We don't have the rest of that? Put it all up. 117--put it all up, Howard. 117 was the stain taken from the back gate, and you know, there was something very strong about it, wasn't there? The blood drops at Bundy were degraded and had extremely low DNA concentrations. 117 had enough for an RFLP test. It was 27 times as much as 47, the first blood drop, 45 times as much as 48, 270 times as much as 49, 51 times as much as 50, 11 times as much as 52. This slide, like most of them I'm going to show you, is in evidence and you know who brought us that testimony; Gary Sims from the Department of Justice. Could we have the next slide. That is 117, the one on the gate. Do them all. This is 115 and 116, the one on the lower parts of the gate. 15 times as much as 47, 22 times as much as 48, 135 times as much as 49, 25 times as much as 50, six times as much as 52. This supposedly has been out there from June 12th to July 3rd. And--kill that.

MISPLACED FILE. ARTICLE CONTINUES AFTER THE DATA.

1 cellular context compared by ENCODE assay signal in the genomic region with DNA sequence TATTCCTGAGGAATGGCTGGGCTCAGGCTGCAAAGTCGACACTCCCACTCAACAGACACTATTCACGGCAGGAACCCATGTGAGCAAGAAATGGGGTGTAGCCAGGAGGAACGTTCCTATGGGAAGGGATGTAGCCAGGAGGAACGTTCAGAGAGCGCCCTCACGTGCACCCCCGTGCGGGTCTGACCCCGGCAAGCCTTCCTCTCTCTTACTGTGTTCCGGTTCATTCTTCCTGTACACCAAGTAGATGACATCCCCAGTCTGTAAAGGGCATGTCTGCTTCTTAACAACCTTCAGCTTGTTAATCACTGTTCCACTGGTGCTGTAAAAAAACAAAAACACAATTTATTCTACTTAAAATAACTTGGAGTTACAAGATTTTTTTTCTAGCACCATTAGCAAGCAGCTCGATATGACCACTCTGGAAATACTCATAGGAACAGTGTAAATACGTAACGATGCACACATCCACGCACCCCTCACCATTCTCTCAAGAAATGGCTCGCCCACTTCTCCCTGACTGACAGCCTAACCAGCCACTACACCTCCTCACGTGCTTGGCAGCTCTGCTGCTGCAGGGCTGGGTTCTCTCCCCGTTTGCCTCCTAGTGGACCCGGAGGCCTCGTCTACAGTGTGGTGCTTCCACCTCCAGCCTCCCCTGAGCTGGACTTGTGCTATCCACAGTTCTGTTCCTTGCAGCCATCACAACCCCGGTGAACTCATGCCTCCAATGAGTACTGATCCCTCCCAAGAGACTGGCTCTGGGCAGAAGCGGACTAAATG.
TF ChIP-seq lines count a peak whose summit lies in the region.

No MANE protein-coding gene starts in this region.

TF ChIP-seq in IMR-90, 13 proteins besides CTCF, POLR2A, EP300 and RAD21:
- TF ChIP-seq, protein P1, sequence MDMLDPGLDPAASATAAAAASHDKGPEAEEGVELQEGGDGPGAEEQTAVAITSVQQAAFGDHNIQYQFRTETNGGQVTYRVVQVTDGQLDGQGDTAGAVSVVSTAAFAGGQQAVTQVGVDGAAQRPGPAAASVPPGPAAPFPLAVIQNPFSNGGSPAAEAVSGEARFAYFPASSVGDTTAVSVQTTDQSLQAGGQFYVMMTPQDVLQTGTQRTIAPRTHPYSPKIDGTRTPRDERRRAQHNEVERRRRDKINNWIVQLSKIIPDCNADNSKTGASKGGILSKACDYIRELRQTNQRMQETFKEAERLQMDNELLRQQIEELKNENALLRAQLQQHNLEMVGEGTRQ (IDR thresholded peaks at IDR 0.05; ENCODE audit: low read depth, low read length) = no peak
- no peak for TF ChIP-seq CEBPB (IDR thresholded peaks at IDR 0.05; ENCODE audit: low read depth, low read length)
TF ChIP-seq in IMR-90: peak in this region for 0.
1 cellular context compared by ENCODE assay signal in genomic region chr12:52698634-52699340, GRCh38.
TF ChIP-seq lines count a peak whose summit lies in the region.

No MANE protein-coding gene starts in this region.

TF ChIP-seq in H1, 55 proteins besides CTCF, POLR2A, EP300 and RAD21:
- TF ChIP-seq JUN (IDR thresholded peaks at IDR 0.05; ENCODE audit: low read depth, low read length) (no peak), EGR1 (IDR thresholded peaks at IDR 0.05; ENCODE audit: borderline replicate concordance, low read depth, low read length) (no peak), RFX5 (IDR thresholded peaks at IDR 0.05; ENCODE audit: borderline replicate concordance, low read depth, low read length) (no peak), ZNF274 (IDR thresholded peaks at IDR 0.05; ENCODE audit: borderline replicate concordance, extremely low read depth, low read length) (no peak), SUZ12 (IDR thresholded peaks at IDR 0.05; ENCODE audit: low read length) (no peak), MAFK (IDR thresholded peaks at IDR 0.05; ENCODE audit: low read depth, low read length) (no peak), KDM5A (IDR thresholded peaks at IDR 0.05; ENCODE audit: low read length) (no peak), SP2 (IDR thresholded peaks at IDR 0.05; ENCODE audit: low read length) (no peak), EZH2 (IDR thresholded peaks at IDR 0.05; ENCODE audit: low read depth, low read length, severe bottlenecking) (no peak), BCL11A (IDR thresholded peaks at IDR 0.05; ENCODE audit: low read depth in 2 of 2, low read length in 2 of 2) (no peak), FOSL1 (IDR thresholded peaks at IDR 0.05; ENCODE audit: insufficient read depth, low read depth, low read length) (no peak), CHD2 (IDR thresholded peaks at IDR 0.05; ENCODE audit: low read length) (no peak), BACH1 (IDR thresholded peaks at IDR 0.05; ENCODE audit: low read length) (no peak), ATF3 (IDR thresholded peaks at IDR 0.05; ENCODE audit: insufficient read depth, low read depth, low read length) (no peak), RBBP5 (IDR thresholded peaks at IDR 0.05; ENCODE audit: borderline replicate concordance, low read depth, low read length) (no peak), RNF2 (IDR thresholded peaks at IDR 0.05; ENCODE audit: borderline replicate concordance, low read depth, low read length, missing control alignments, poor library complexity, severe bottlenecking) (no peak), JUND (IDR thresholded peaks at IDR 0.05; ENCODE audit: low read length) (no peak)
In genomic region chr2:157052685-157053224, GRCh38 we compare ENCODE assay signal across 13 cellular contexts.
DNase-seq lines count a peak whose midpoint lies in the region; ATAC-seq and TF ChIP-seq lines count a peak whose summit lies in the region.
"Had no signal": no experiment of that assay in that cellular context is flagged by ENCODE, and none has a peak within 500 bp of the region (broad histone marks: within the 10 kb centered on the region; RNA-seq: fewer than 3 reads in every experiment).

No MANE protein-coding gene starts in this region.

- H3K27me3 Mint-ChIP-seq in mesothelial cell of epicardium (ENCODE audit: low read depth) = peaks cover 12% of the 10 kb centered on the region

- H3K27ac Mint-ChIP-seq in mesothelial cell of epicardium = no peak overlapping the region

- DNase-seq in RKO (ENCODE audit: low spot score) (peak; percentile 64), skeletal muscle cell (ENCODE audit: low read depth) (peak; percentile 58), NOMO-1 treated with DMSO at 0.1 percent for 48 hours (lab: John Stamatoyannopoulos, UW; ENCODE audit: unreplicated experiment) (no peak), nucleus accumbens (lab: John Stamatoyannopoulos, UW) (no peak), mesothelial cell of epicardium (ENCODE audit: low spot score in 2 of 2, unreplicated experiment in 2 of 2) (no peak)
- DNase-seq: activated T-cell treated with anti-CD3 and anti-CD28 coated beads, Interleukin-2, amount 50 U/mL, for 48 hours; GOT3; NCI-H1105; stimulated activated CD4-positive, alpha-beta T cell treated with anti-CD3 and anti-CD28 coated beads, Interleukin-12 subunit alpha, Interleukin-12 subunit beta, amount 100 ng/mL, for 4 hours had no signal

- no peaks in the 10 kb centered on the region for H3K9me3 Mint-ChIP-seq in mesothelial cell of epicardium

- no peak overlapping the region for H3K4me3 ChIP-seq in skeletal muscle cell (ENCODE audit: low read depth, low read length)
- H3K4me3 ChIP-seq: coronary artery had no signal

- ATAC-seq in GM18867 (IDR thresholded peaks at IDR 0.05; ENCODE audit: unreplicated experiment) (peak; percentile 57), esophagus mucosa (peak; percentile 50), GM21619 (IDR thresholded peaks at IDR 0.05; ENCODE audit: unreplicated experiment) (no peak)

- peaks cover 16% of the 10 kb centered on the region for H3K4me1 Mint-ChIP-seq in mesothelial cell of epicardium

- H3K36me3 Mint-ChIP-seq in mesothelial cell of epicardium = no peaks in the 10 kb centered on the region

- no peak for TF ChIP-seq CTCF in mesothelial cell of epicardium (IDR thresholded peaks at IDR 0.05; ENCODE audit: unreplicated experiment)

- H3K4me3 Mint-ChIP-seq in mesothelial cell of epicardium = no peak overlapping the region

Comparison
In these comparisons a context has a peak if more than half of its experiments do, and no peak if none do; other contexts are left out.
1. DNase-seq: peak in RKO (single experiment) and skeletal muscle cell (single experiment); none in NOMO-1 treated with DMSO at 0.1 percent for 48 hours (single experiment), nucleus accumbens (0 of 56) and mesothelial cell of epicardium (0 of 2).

There is no question sunlight degrades DNA. Moisture and bacteria degrade DNA. Why are these concentrations so much higher? And another point. There is DNA concentrations but there is also a separate test, as you have learned when you look at those yield gels, for degradation. These samples are not degraded. How can that be? Nothing. Now, there is something interesting here, too. The Prosecution is now saying, well, it is on a different surface than the Bundy blood drops. Bundy blood drops are on cement. This is on a metal gate, painted metal gate. So there is something magical about this that will prevent it from degrading at all in over three weeks. It is--remember, the blood drop no. 50 is just a few feet from this bottom portion of the gate that is very, very close to the surface and all the same environmental insults. But you know what proves this argument totally fallacious? And I asked this question of Gary Sims, and you can go back. Remember the blood from the handrail? That was one of the last questions I asked him. It is very curious to me that they never typed that. They are still testing. Remember the blood on the handrail as you are leading up Bundy? Same kind of surface. Totally degraded. Remember the samples from the front gate? There was blood on the front gate. Gary Sims' testimony. No question about that, severely degraded, just like the other samples from Bundy. So those are the same kind of surfaces, so this explanation don't pass the laugh test. Well, what is the other explanation that Miss Clark offered you? Now, this is a whopper. She said, well, it is the plastic bags. I mean, that is rich. They spent weeks trying to deny that putting samples in plastic bags doesn't degrade the DNA. Well, it does. I mean, you know that from the moisture. So now they are saying on July 3rd, when Fung made this collection, he put these swatches in a plastic bag, but he didn't let them cook as long in a truck as he did on June 12th. It is our own incompetence, that is the explanation. That accounts for these differences. Well, you know that doesn't work either, for a number of reasons. No. 1, they were going, as you recall, on a tour of the crime scene and Fung--apparently right away they found--all of a sudden they found this stuff on the back gate and there is no testimony, zero, as to how long it took Dennis Fung to bring those back to the evidence processing room or how long he had them in a plastic bag or what other things they had him doing. There is no testimony that he immediately went back to the lab. He didn't continue with them in the tour or anything like that. And you know why it is significant that they can't come in here and argue that when they don't present evidence? Because they could have. Because we know that there are records of when you go back into that evidence possessing room and get in the door. They could have demonstrated--if they really wanted to put this argument before you, they could have demonstrated how long it took or they could have brought him back here to testify about it. But frankly, if they brought him back here to testify about that explanation so late in the game, you wouldn't have believed him, would you? So they can't use this plastic bag theory and they can't use that it is a different surface. They can't. It doesn't make sense scientifically. It doesn't fit. So what--what--you know, what is going on here? Now, there is another thing. They are going to say, well, you know, Officer Riske, Phillips, I believe, Fuhrman, Rossi, that night when they were entering the premises, the back gate, they had their flashlights and they were looking up and down and they think they saw some blood on the back gate, so they all testified to it, so you know it is there. Well, first of all, we know--you have been there--that this gate was rusty. There were all kind of darknesses, imperfections. There were berries all over there. There is all kind of discolorations. And what did they really see with their flashlights? It is not clear what they saw with their flashlights. But you know what is very, very interesting is that Lange said to Fung, go look, there is blood on the back gate, you should go look, and we have heard reports there is blood on the back gate. Now, this is very interesting. Could we put up the diagram. You may remember this. This is the diagram that Fung did of the back gate. Pull back on it. And you will recall the testimony. These are--the numbers you see, 115, 116, all those numbers, right, those are the photo numbers. You recall how they did the collection, that they started, they put down a photo number, not the evidence item number, so they started on the walkway with 112 and they put down 112 and that was sample 47 and they collected that. Then they went and they put down no. 113 and that was sample 48 and they collected that. Then they went down and they put down 114 and that was sample 49 and they collected that. Then they put down 115 and that was sample 50 and now we are right by the back gate and they collected that. Now, this is what shows you there was no blood on the back gate. Because at that point what do they do? They go to the front gate. They walk all the way back to the front gate where the bloodstain patterns are, that is 116, and then they go back all the way to the end of the driveway and then get the last blood drop, no. 52, 11. Why did they go all the way back? I will tell you why. Because Detective Lange had told Mr. Fung, as he testified, that there was blood on the back gate, and they looked, he heard reports of it, and they didn't see any blood on the back gate. So the only blood they saw on the gate was on the front gate, so they went back and collected 116. And you know what else shows you that? Could we have the picture? Where is it, Mr. Fung? They took no pictures of any blood on the back gate, 117. There is some discoloration there that may be consistent with 115, if it is blood at all, but there is no 116. So there is no pictures either. Thank you. Now, what else? What else? What else? There is EDTA on the stains from the back. So can we have a chart on this? Let's look at the back gate. No documentation or photos on June 13th. Discovered on July 3rd. DNA concentration. EDTA. Coincidence or corroboration that something is wrong, something is terribly wrong. There is a cancer at the heart of this case. This is a reasonable doubt. You put this together with the sock, how many cockroaches do you have to find in the bowl of spaghetti. This isn't made up. This isn't invented. These are facts. How could all of this be? How can--this is not--this is a reasonable interpretation of the evidence based on solid fact. You cannot on your oath reject this and, say, ah, it never happened. You can't. It is a reasonable doubt. Now, let's discuss EDTA, because that is obviously an important issue. They asked for the tests to be done after the opening statement. Refuted. And they didn't put them on because it doesn't refute. Reasonable interpretation of the evidence, if there is EDTA there, consistent with everything, comes from a purple-topped tube on the face of it. They didn't put them on. We had to call them. But you know, there is a very, very interesting point that you might have missed in Dr. Rieders' testimony when you compare Dr. Rieders and Agent Martz, and that is in January there was a gentleman named Henkhaus, works with the LAPD science division, and they were interested, after the opening statement, in seeing whether or not tests could be performed to detect EDTA. Do you recall who they called in at page 38414 of the transcript, of Dr. Rieders'? "Question: Incidentally, at one point were you consulted by the Los Angeles Police Department during the course of this case about methods to detect EDTA?